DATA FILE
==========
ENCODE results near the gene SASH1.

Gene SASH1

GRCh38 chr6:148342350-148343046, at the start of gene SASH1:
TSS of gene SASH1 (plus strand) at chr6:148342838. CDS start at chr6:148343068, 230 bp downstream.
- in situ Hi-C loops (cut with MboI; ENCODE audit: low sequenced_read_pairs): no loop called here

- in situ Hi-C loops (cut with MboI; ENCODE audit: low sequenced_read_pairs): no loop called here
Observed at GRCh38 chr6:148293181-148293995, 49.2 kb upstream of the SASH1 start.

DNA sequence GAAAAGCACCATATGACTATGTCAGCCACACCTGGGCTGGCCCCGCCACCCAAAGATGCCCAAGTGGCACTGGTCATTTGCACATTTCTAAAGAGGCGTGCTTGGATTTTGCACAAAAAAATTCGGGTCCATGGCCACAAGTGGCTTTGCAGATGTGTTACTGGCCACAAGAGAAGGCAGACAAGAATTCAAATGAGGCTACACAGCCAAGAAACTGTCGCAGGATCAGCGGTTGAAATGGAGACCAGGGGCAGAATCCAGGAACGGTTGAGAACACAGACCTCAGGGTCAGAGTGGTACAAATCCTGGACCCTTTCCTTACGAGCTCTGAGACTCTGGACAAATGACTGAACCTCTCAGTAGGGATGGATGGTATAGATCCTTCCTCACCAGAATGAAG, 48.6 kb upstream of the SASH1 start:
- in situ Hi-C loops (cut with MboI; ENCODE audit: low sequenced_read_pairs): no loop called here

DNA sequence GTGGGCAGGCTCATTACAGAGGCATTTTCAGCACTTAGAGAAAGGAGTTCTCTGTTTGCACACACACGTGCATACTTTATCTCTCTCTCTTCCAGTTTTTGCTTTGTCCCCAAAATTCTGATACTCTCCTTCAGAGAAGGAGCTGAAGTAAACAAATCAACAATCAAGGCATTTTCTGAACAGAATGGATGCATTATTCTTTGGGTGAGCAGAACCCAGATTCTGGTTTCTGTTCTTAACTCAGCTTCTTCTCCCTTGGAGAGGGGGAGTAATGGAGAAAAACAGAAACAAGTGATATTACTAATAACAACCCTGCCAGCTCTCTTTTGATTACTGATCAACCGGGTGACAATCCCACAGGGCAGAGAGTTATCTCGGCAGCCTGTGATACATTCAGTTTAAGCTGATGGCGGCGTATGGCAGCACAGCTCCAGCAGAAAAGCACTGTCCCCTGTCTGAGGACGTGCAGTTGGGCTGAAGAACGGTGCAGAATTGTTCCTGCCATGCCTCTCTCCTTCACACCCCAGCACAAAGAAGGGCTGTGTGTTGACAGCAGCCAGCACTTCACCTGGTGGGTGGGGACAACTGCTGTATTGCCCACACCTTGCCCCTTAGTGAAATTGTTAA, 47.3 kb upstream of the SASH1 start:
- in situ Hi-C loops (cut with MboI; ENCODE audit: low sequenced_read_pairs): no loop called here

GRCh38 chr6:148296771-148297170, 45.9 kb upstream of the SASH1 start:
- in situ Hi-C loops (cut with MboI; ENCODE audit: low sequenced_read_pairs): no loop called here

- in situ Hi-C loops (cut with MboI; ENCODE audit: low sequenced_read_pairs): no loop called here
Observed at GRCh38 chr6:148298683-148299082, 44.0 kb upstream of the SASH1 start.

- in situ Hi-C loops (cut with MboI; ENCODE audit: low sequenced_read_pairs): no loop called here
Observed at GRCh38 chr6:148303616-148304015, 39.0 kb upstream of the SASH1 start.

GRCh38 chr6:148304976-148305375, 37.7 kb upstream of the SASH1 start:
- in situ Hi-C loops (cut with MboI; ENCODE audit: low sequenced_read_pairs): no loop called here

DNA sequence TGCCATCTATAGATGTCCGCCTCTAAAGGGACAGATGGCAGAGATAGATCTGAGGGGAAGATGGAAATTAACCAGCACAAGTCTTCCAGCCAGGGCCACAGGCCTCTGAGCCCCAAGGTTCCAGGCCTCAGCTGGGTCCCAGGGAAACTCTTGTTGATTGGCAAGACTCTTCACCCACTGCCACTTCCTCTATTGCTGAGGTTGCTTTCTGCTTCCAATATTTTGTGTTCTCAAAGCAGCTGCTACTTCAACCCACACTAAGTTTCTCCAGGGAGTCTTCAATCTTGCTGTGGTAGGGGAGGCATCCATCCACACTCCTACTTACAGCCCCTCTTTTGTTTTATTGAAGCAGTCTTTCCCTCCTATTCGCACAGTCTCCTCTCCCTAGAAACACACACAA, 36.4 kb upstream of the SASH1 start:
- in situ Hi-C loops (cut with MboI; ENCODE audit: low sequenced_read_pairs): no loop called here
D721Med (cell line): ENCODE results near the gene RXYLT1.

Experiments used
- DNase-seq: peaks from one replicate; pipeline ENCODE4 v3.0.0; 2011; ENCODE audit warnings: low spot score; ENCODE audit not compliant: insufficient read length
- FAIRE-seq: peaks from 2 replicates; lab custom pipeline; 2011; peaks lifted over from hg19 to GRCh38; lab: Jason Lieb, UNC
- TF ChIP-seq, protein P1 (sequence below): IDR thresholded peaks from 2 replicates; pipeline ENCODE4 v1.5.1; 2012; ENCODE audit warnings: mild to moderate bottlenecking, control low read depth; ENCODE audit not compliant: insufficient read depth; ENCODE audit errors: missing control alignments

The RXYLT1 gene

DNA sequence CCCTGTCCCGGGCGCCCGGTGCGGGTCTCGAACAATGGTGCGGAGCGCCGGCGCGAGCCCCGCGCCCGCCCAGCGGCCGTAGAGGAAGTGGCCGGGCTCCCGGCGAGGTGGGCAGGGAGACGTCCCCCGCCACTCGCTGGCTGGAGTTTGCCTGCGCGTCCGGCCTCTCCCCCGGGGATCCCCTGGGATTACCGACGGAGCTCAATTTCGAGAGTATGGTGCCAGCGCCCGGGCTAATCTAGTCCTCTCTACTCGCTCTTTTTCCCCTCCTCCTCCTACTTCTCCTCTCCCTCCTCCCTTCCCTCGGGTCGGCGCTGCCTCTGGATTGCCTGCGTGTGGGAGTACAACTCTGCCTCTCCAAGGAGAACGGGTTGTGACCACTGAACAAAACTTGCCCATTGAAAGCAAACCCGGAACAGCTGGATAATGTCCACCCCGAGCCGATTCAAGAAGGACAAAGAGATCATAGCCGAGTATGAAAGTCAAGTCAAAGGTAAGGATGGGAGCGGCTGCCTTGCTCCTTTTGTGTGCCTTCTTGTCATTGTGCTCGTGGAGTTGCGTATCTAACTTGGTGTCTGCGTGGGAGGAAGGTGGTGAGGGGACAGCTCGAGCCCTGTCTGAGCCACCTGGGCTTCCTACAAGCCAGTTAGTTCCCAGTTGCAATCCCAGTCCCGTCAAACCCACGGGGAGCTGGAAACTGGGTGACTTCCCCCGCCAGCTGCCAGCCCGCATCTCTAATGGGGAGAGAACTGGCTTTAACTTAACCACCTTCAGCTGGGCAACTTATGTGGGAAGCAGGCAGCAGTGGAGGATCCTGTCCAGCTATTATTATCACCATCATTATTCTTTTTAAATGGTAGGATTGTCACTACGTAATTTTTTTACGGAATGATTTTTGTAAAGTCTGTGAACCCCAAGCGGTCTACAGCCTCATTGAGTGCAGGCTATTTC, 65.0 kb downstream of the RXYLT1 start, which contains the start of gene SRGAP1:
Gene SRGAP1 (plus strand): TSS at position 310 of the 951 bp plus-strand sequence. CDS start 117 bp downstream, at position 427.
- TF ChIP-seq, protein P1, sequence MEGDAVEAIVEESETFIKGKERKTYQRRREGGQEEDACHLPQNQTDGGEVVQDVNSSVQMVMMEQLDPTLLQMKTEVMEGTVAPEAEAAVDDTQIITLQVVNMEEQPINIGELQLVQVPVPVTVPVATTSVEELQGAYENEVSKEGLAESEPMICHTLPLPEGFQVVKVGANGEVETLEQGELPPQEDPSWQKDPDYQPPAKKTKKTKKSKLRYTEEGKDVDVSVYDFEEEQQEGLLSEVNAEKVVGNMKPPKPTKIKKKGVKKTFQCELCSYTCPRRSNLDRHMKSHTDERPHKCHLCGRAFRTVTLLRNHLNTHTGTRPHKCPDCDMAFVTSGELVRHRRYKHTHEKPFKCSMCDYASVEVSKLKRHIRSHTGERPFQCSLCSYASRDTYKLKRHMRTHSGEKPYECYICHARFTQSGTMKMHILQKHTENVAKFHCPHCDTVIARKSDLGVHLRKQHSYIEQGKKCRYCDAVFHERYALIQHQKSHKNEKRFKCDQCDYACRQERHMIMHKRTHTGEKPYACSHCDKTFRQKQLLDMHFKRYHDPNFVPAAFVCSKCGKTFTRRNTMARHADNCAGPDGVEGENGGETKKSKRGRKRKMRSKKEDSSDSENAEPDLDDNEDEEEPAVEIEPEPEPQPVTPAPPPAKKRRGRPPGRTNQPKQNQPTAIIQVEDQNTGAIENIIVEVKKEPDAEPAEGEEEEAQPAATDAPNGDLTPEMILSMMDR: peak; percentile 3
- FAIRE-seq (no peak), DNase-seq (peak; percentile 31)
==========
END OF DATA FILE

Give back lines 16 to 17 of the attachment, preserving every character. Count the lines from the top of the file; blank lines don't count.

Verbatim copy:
- in situ Hi-C loops (cut with MboI; ENCODE audit: low sequenced_read_pairs): no loop called here
Observed at GRCh38 chr6:148303616-148304015, 39.0 kb upstream of the SASH1 start.